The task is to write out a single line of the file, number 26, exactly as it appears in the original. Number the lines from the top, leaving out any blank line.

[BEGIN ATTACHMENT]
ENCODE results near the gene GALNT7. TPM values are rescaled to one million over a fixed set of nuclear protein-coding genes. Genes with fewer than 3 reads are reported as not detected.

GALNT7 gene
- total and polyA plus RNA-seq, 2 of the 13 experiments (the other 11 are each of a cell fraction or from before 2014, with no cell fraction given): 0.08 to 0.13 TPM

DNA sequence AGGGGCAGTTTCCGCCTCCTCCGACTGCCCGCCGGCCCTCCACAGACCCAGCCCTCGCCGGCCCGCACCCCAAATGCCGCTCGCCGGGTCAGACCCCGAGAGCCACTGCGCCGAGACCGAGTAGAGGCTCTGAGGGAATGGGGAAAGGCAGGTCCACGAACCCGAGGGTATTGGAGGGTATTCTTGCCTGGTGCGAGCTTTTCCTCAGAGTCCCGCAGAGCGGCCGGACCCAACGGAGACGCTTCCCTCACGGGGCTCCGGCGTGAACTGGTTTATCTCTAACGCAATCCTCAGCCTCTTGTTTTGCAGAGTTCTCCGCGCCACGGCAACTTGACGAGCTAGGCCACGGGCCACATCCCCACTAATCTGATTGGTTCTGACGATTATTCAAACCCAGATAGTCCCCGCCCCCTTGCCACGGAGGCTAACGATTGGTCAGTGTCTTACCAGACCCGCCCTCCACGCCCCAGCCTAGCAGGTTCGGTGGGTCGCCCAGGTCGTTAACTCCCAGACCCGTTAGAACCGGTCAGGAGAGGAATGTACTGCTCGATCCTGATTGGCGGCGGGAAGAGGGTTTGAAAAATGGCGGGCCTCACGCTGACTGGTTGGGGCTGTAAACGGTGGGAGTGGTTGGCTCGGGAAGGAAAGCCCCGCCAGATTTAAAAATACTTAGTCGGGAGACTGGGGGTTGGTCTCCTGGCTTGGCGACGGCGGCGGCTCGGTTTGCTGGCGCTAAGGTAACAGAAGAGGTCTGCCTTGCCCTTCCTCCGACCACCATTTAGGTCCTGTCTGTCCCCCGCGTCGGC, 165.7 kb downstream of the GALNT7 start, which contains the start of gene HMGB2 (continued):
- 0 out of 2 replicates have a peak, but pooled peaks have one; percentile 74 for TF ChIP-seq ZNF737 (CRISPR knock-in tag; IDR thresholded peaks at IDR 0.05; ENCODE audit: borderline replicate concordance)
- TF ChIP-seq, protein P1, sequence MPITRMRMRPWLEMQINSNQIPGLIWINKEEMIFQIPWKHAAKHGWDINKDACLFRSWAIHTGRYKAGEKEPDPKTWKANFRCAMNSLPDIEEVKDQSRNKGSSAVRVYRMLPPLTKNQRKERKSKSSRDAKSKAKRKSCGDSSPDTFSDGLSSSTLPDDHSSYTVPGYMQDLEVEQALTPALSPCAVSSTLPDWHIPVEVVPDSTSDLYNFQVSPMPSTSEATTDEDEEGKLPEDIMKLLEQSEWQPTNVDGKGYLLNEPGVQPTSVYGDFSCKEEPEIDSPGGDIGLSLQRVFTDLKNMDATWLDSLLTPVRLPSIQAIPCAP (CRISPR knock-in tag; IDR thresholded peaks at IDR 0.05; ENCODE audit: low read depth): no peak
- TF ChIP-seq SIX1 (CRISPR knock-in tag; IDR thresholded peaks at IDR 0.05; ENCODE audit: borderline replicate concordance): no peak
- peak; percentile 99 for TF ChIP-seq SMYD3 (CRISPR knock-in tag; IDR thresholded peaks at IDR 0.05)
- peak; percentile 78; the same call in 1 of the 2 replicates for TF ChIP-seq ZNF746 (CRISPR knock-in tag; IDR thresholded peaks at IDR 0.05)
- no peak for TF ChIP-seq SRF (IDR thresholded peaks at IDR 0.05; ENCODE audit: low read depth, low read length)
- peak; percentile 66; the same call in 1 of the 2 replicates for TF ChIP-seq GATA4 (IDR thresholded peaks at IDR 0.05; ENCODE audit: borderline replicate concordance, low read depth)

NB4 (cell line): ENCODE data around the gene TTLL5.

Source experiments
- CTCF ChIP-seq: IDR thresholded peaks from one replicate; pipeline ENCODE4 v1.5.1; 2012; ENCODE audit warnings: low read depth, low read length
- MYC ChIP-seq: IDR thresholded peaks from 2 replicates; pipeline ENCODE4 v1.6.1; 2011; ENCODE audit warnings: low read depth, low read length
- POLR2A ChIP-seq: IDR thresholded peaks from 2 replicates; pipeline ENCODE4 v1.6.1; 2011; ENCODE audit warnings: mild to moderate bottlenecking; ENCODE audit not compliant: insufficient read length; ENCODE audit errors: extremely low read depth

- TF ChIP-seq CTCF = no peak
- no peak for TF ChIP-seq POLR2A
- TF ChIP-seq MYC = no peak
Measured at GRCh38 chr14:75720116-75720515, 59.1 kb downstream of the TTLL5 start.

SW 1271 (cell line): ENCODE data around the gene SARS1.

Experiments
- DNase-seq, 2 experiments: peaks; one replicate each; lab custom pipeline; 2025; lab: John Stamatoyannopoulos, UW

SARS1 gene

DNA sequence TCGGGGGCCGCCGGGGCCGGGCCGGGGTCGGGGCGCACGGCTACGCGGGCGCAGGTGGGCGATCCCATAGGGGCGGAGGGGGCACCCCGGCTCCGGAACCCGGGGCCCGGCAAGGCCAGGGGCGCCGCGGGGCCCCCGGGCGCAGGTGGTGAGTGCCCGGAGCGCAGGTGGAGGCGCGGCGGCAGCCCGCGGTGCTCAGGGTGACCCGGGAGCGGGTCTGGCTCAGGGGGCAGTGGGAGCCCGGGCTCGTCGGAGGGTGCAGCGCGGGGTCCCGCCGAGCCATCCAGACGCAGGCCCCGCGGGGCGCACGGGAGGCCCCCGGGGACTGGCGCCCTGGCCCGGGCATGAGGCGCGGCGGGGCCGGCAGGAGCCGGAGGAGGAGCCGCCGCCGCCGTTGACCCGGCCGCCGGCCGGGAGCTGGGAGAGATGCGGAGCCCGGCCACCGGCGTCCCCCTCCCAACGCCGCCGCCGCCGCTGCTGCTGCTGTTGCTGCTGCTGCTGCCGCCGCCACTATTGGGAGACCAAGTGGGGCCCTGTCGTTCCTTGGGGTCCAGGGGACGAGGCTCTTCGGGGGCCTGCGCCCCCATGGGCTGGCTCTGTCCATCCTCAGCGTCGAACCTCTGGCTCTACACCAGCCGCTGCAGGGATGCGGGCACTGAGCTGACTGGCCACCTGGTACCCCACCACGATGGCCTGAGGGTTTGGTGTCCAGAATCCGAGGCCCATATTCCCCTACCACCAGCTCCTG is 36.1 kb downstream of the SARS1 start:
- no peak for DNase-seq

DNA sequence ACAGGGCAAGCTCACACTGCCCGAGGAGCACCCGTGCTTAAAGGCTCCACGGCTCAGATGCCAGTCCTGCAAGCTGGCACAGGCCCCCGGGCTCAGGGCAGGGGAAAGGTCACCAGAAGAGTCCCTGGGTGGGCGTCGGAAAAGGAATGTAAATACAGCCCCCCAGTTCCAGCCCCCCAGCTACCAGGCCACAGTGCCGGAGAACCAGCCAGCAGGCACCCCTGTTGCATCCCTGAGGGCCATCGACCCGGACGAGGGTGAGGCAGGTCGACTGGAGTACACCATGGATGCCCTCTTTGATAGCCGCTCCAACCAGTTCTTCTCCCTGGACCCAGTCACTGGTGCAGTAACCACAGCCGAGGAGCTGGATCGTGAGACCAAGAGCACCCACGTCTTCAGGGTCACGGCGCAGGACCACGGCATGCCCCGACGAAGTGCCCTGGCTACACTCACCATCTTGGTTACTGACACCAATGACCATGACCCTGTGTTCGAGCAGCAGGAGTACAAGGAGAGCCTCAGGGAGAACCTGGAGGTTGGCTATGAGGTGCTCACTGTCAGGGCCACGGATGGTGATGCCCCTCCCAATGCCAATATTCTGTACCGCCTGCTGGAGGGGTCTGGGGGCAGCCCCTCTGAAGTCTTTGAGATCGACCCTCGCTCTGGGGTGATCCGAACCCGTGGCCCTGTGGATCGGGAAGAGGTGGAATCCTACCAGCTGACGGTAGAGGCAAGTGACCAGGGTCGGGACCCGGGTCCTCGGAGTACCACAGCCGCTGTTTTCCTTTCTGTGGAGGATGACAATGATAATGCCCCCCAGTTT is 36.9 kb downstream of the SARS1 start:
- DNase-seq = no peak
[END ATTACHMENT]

- no peak for DNase-seq